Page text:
What is the key to a good date? How do you know if you should go on a second date? When is the best time to start dating?
Abby Rosenblum ’11 has answers to these questions (don’t worry, we’ll share them with you), and that’s why she quit her job as a TV news producer and started her own matchmaking business. It’s also how she found her own match.
Thanks to skills, intuition, and some good timing, her business—The Social: Modern Matchmaking—has taken off.
“My business grew exponentially in 2020 and has continued to grow,” says Rosenblum, who attended Colorado Academy from Ninth through Twelfth Grade. “The pandemic accelerated my business, because there was no way to meet anyone in person. People needed matchmakers more than ever before.”
Now, in addition to hosting a podcast and leading her own media booking company, she leads a team of four who work to help connect singles in Colorado.
“We’re bringing more love into the world!” she says.
From serial dater to happily married
While Rosenblum is happily married and a successful entrepreneur, the idea for her business was born out of her own frustrations in dating.
“I was a total serial dater,” says the fifth-generation Coloradan. “It was so hard to find a good guy.”
She met her now-husband through a dating app—it took 6 months and, according to her estimate, 75-100 dates.
“It was a saga to sort through all these people and find the right person,” says Rosenblum, who got married in September 2021. “I saw my single friends doing this too, and I thought, ‘Why isn’t there a better way?’”
She knew that matchmaking was often a part of Jewish culture, and she wanted to make it something helpful and accessible to anyone—an alternative to dating apps. So, she created her company, The Social: Modern Matchmaking, and she wants you to know, “Matchmaking isn’t just for celebrities and older people.”
How does matchmaking work?
Rosenblum says her work as a matchmaker is about half research and half intuition.
In her initial interviews with a client, she records their goals, values, dreams, and what they’re looking for in dating. She also feels their energy and tries to sense how they’ll “show up” on a date.
“I have a unique ability to help people feel comfortable in sharing information about themselves,” she says, “and my TV background and interview skills help me draw out each client’s individual truth, as well as get that great sound bite to tell their story.”
She works to help people figure out what they really want from dating—which may be different from what they’d originally thought. Sometimes, she incorporates astrology to make meaningful connections.
“There’s a lot that goes into it,” says the Syracuse University graduate, “but there’s no science to matchmaking. If I figure that out, I will be a billionaire.”
But business stats indicate her approach is getting close to scientific.
According to surveys, 100 percent of her clients feel comfortable on their first date and 75 percent of first dates lead to a second date.
Rosenblum and her team host singles events to give people opportunities to connect. They help clients get a great photo for their profile and connect them with additional resources to support them on their dating journey—from stylists and personal trainers to dating coaches and therapists.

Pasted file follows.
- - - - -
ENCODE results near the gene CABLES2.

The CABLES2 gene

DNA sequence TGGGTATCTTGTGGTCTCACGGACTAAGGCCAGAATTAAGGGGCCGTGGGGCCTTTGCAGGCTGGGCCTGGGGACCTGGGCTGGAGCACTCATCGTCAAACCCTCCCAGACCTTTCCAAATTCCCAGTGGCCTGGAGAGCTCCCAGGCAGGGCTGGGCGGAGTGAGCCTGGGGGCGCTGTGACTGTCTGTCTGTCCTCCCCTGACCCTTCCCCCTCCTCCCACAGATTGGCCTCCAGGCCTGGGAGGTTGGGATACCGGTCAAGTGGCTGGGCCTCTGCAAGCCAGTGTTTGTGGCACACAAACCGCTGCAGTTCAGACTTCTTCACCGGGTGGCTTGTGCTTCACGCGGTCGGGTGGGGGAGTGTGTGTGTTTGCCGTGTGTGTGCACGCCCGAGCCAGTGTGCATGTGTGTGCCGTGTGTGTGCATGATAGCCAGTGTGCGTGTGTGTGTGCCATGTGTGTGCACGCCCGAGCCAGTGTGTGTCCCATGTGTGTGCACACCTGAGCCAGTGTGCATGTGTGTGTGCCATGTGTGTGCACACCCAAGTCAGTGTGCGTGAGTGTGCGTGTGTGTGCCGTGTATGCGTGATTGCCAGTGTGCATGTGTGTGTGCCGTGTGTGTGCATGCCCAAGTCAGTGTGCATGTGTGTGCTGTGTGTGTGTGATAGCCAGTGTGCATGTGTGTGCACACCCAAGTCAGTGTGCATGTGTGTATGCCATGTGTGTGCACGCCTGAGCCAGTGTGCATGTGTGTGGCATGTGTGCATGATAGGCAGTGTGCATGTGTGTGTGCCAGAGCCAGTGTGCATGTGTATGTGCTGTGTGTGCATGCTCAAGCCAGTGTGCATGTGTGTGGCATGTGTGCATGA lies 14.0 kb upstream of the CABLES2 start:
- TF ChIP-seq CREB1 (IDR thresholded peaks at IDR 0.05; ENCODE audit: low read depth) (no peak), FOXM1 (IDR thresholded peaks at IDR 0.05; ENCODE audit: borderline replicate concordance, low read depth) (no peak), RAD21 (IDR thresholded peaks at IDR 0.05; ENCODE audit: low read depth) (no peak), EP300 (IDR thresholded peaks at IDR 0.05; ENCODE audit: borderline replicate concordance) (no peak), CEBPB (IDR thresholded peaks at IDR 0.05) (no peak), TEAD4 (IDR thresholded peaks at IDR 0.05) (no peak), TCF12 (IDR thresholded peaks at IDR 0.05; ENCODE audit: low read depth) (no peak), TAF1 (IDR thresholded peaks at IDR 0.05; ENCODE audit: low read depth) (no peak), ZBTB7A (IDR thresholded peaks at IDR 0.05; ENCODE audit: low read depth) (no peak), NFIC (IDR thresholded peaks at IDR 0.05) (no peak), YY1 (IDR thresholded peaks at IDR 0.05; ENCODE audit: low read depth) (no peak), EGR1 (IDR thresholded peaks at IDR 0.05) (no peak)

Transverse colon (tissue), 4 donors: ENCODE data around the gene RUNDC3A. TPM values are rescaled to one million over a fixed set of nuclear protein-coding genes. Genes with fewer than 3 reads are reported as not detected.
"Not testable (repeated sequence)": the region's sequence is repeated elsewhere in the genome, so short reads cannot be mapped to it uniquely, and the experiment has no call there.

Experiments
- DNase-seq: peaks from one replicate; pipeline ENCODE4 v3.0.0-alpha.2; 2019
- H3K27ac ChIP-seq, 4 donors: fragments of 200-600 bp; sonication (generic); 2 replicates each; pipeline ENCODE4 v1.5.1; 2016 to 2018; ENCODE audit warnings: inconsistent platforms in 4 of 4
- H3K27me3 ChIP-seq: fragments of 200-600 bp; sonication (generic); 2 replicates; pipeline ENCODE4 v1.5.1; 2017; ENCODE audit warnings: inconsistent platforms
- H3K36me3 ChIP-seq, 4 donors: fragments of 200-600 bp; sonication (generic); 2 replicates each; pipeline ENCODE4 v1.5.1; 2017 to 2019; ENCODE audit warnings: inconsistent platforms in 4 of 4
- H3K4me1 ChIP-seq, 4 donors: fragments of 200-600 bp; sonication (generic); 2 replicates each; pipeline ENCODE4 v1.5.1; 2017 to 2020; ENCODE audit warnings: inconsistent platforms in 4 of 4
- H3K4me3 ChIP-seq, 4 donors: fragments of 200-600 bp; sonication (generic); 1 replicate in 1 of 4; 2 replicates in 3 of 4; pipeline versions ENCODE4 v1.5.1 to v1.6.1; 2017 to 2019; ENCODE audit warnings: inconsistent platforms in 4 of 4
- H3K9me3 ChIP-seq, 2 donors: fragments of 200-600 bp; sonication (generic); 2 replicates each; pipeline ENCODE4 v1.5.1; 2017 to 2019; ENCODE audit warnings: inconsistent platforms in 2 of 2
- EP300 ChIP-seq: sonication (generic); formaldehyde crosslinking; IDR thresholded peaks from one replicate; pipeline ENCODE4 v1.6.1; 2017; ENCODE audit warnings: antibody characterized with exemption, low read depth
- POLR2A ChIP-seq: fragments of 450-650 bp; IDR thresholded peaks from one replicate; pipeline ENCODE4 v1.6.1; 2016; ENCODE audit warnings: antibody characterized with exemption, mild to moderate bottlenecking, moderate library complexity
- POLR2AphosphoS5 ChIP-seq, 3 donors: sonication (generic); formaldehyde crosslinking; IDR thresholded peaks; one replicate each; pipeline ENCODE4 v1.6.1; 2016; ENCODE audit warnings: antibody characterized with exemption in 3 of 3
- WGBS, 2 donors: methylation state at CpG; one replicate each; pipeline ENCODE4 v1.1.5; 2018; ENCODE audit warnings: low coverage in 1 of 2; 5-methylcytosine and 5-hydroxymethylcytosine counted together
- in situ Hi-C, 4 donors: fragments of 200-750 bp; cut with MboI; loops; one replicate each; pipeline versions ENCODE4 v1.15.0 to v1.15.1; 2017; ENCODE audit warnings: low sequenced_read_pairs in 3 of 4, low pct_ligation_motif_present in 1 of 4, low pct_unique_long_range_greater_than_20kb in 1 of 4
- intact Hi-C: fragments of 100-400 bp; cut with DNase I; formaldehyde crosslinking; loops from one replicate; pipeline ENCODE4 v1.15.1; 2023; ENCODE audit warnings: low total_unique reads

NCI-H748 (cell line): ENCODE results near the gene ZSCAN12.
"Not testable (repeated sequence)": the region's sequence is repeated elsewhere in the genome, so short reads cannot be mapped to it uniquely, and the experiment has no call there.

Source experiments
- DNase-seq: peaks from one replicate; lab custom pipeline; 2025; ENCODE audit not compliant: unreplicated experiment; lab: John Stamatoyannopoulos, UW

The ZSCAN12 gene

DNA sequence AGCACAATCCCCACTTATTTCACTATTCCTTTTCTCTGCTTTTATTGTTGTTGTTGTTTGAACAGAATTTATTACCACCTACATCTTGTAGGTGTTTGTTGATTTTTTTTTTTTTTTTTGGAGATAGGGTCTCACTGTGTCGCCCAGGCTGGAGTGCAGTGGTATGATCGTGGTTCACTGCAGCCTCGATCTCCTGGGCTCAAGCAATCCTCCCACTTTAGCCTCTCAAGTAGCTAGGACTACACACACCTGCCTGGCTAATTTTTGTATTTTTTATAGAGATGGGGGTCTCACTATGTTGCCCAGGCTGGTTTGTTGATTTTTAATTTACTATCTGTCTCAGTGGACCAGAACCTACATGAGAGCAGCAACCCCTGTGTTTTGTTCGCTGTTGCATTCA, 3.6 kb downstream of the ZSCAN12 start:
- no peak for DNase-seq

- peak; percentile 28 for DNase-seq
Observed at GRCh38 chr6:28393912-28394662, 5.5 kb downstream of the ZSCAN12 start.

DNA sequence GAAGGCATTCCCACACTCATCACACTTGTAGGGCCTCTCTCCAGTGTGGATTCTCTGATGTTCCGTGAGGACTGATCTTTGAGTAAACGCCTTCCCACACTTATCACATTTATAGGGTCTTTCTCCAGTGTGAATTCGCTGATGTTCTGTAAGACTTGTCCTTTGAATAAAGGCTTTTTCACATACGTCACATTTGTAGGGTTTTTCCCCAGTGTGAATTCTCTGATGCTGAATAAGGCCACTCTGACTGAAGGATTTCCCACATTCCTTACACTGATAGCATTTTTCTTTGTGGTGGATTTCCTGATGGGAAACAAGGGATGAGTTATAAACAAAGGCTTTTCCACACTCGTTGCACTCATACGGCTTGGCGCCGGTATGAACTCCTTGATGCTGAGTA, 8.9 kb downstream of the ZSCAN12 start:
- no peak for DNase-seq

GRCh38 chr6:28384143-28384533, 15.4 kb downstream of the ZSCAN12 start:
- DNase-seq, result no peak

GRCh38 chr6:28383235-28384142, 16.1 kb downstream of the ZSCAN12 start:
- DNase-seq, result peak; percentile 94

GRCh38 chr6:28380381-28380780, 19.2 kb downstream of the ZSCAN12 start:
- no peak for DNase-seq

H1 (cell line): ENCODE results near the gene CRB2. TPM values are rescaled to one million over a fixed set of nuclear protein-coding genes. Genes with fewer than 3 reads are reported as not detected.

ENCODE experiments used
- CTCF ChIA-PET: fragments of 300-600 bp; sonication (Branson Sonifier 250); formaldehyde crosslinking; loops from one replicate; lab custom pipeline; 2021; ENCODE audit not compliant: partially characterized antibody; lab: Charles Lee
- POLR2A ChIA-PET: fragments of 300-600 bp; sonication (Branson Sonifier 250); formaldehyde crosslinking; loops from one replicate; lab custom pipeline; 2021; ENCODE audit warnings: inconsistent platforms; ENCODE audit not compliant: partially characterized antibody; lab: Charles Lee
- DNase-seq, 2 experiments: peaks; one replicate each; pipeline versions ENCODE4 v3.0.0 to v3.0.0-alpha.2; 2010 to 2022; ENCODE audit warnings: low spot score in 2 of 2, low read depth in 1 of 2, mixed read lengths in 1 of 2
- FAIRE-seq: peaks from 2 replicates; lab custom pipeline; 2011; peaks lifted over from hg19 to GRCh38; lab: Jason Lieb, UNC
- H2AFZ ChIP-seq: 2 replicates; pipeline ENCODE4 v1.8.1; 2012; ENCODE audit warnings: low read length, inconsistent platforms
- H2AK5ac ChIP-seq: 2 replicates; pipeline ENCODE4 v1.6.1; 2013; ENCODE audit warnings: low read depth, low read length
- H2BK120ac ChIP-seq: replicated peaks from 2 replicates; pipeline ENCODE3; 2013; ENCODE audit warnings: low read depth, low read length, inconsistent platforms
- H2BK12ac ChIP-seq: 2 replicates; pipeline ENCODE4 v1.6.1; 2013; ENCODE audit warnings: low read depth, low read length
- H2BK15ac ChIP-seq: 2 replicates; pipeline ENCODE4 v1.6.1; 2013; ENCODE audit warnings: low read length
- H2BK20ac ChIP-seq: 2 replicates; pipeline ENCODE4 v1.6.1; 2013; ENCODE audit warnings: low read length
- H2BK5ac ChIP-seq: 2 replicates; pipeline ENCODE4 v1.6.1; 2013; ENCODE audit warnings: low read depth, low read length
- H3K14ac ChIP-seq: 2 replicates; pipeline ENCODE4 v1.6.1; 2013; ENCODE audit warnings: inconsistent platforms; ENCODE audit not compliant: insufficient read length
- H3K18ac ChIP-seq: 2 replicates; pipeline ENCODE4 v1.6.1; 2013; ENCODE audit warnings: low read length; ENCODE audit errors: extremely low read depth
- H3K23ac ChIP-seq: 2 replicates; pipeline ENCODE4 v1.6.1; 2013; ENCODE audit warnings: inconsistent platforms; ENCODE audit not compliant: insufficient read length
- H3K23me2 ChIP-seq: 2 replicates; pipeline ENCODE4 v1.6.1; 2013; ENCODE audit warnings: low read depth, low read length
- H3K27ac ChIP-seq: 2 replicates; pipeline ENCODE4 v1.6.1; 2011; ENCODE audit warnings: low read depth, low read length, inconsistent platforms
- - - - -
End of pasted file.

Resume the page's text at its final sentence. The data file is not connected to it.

“We provide a whole community to make people feel confident and awesome,” she says.
Dating tips to live by
When Rosenblum has located a match for a client, she sends them off with some dating advice. Here are her top three dating tips:
The best time to start dating: when you feel really great about being single! When you’re content with yourself and being by yourself, you’ll be searching for a partner from a place of abundance, rather than a place of desperation.
The key to a great first date: be present! Put your phone away, listen and ask questions more than you talk about yourself, and set an intention for your date. This intention could be very simple—to laugh, have fun, meet someone new, or try a new restaurant. (Your intention can’t be to “find the one.” Then you’re coming from that place of desperation.)
How to know when a first date should move on to a second date: the 3 Cs! After a first date, ask yourself three basic questions: Are they cute? Am I comfortable around them? Am I curious to get to know them more? If so, you should continue seeing this person.
You can find more tips like these on Rosenblum’s podcast, Ghosted, about being single and navigating the modern dating world.
Reaching what seems out of reach
Rosenblum says she’s always been “a total people person,” all the way back to her time as a student at CA.
“I loved all the friendships I made at CA,” says Rosenblum, who has several fellow CA alumni in her family, including her father Greg Rosenblum ’78, her sister Emma Rosenblum ’13, an uncle, and a cousin. “I give credit to CA and its teachers for having that community closeness.”
Among her favorite CA memories are traveling with the Girls Tennis Team to state tournaments, being team captain her Senior year, and making her younger sister pick up tennis balls at practice. She also remembers a Senior-year project that related directly to her future TV career.
“We had to create something that showed what we wanted to do with our life, and I knew I wanted to be in TV, so I created a whole newscast,” she says. “That showed me that I could do something that seemed totally out of reach. At CA, they instilled the idea that you could do anything that you tried hard at.”
Now, she’s trying hard to spread more love through matchmaking. She’s even had some fellow CA alumni reach out to her for matchmaking services. And she loves helping others find love.
“Matchmaking can be difficult and very frustrating,” she says, “but when someone finds their person, it’s the most rewarding thing ever.”